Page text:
Giving is always an important social responsibility that many people try to fulfill. However, some people get stuck, because they do not know what to give or where to give items to those in need.
Belleville West High School's Key Club is organizing a drive to help with this. If anyone has shoes they want to donate, they can take them to math teacher Jennifer Stauffer's room and drop them off to help provide shoes to people in developing nations.
"Key Club is collecting any type of used shoes: women's, men's, kids, heels, tennis shoes -- anything like that. Then they will be sold for really cheap rates or traded," sophomore Leah Stock said.
Students and community members can drop off as many shoes as they like because each pair of shoes makes a difference.
"I think this is a great fund-raiser because a lot of us girls, myself included, have a lot of old shoes that we don't want to throw away but don't want any more," Stock said.
No matter how worn out the shoes are, the shoe drive will take them. Although the shoe drive helps give people shoes who cannot afford them, it also helps in anohter way.
"The shoe drive is a part of the Shoeman Water Project in St. Louis. He collects the shoes and sells them to Third World countries and then he takes the money and drills wells in those third world countries," Stauffer said.
George "The Shoeman" Hutchins founded the Shoeman Water Project back in 2008, because he saw the need for clean water wells in Kenya and Haiti. With the knowledge that well-drilling equipment is expensive, he created the shoe donation program as a way to earn money.
The system works like this: Donated shoes are sent to the countries in need where street vendors sell the shoes to raise money to drill water wells, supplying many communities with clean water. The shoe drive can be beneficial to many people who have different needs.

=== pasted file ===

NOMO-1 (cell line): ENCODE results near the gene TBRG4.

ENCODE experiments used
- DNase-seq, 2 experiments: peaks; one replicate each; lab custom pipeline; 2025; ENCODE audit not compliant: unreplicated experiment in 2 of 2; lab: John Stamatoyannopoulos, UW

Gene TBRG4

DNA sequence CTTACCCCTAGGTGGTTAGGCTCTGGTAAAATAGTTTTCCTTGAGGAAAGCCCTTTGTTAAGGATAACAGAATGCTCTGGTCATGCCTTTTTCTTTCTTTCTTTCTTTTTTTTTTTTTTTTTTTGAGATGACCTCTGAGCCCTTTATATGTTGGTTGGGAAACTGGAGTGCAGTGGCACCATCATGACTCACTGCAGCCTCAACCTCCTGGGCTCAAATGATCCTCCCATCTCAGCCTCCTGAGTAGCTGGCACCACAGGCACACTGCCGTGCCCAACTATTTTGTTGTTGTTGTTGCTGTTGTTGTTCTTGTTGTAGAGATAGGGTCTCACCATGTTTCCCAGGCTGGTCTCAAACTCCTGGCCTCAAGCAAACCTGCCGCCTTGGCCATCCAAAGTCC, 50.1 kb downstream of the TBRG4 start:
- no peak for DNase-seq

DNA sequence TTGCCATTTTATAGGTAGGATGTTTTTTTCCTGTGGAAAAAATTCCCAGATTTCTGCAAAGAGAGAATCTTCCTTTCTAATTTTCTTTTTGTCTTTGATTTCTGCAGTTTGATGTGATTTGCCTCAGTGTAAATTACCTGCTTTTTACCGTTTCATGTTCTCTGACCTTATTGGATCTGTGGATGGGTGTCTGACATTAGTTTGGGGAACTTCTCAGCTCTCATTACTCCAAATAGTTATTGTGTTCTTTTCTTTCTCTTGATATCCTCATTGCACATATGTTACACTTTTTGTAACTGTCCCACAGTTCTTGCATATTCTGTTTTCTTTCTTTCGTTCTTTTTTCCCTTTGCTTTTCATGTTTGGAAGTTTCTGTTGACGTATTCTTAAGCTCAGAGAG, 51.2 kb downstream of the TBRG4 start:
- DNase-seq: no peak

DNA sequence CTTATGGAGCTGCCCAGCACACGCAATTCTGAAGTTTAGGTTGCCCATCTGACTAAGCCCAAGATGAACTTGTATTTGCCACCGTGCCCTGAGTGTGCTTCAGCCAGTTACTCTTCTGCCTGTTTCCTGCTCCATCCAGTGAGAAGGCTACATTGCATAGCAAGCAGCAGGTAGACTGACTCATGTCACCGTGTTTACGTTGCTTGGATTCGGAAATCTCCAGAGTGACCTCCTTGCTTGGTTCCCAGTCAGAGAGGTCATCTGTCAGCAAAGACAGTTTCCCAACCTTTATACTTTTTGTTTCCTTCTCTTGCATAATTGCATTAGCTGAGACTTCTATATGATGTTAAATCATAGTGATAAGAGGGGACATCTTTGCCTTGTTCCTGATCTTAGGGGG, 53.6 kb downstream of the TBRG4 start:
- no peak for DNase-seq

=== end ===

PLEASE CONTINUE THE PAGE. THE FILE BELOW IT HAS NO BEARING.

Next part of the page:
"It benefits people who don't have shoes and prevents hookworm. It also benefits communities that don't have clean water, and it helps to prevent different diseases that can contaminate their usual water," Stauffer said.
Helping multiple people at once makes this shoe drive an important one. Since this shoe drive does not happen very often, the shoe drive should have a successful ending.
"This is the second time Key Club has done this shoe drive. The last time we did this shoe drive was about three years ago," Stauffer said.
Many shoes have already been donated to the shoe drive as numerous students have brought in huge bags or baskets filled with shoes.
"I think that the shoe drive will be successful because there (are) a lot of shoes coming in," Stauffer said.
"I do think it will have a good turnout because there are a lot of people who do not want their old shoes any more and want to get rid of them," Stock said.
Having a positive turnout will be great for everyone. It will help people in developing nations that do not have enough money to buy shoes; it will help people who do not have water and stop diseases; and it will help everyday people by getting rid of the old shoes in the back of their closets.
"This is a great way to help others especially in developing countries," Stock said.
Around 1.1 billion people in the world do not have access to improved water sources. With student help, this number can go down, maybe not by much, but even the smallest help can make a difference.
For more information about the shoe drive, contact Jennifer Stauffer at email@example.com or call the school at 222-7500.